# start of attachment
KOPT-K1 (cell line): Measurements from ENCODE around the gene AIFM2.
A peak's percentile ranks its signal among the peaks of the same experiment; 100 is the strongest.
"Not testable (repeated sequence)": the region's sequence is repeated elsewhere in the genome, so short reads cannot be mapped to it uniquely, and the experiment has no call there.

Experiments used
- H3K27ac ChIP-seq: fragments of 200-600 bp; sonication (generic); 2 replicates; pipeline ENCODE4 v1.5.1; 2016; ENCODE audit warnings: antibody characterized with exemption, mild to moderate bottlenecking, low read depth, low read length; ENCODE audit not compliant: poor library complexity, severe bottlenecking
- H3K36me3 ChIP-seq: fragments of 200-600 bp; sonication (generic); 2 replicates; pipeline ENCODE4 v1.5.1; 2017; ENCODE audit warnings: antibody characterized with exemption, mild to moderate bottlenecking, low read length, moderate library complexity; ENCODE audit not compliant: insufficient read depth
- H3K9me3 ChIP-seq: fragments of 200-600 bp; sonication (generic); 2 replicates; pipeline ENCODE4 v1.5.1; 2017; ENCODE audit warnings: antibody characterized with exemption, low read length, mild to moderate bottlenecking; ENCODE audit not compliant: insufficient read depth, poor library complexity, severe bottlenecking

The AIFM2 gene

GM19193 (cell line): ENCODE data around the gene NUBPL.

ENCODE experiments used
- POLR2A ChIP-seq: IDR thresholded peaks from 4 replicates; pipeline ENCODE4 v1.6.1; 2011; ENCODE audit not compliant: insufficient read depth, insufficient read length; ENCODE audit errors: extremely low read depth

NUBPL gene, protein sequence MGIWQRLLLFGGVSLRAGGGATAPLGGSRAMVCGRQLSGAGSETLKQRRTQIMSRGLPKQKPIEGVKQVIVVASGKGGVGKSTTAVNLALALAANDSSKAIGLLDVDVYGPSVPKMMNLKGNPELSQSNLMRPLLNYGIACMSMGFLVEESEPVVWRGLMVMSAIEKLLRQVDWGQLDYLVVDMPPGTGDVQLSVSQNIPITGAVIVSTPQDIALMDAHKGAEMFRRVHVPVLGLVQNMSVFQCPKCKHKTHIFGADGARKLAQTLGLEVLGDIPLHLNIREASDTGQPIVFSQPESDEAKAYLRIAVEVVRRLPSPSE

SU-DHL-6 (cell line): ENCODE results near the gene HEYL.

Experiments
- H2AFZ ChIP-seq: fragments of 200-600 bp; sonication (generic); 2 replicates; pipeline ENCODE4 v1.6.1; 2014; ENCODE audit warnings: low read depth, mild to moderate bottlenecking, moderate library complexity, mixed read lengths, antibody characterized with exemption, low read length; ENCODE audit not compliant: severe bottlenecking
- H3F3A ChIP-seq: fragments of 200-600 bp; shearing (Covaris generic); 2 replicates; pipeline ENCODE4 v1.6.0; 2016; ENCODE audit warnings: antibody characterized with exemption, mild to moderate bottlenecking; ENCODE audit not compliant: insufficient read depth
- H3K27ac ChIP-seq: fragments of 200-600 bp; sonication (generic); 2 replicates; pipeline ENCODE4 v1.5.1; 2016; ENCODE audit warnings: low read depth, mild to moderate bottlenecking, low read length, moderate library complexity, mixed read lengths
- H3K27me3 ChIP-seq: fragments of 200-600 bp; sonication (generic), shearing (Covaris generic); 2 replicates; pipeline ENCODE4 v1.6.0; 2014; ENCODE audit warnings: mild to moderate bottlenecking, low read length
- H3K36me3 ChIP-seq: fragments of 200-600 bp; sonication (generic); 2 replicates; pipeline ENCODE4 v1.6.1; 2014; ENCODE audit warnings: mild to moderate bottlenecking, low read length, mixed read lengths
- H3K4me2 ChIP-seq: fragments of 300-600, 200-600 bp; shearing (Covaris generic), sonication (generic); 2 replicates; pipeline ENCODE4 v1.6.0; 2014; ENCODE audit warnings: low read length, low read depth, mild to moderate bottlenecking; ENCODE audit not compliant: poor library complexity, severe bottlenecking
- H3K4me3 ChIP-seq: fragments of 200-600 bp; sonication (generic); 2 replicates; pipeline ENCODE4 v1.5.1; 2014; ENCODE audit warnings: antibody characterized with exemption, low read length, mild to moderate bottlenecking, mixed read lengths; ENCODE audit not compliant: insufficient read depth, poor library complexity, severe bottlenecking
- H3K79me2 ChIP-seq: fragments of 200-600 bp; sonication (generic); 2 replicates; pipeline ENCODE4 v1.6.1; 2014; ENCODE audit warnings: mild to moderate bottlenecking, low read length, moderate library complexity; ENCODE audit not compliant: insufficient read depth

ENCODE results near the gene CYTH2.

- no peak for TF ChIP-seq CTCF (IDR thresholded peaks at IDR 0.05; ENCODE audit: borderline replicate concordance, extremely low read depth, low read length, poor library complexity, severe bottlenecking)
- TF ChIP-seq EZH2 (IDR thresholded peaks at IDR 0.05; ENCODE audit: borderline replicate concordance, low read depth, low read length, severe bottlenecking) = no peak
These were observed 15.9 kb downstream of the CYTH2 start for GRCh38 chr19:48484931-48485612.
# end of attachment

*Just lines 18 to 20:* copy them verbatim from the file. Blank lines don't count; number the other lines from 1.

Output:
- H3K27me3 ChIP-seq: fragments of 200-600 bp; sonication (generic), shearing (Covaris generic); 2 replicates; pipeline ENCODE4 v1.6.0; 2014; ENCODE audit warnings: mild to moderate bottlenecking, low read length
- H3K36me3 ChIP-seq: fragments of 200-600 bp; sonication (generic); 2 replicates; pipeline ENCODE4 v1.6.1; 2014; ENCODE audit warnings: mild to moderate bottlenecking, low read length, mixed read lengths
- H3K4me2 ChIP-seq: fragments of 300-600, 200-600 bp; shearing (Covaris generic), sonication (generic); 2 replicates; pipeline ENCODE4 v1.6.0; 2014; ENCODE audit warnings: low read length, low read depth, mild to moderate bottlenecking; ENCODE audit not compliant: poor library complexity, severe bottlenecking